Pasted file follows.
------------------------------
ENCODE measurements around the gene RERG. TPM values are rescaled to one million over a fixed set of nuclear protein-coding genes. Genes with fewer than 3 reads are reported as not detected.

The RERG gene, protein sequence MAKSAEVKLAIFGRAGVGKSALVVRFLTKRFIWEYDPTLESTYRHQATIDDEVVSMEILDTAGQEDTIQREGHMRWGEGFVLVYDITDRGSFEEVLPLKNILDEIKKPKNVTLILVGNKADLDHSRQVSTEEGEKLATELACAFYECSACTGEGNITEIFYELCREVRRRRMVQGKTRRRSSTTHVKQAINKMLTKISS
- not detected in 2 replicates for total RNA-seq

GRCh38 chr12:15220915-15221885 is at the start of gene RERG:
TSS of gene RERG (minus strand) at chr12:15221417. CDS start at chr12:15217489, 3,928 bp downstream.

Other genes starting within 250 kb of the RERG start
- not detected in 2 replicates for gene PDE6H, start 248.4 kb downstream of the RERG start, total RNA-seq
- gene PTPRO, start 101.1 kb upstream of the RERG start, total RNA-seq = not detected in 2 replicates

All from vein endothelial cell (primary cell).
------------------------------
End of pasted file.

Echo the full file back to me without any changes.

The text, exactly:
ENCODE measurements around the gene RERG. TPM values are rescaled to one million over a fixed set of nuclear protein-coding genes. Genes with fewer than 3 reads are reported as not detected.

The RERG gene, protein sequence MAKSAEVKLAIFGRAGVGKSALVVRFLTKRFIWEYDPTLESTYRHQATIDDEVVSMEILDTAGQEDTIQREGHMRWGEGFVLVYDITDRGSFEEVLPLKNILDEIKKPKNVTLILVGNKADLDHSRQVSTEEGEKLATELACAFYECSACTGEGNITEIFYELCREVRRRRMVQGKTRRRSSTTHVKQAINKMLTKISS
- not detected in 2 replicates for total RNA-seq

GRCh38 chr12:15220915-15221885 is at the start of gene RERG:
TSS of gene RERG (minus strand) at chr12:15221417. CDS start at chr12:15217489, 3,928 bp downstream.

Other genes starting within 250 kb of the RERG start
- not detected in 2 replicates for gene PDE6H, start 248.4 kb downstream of the RERG start, total RNA-seq
- gene PTPRO, start 101.1 kb upstream of the RERG start, total RNA-seq = not detected in 2 replicates

All from vein endothelial cell (primary cell).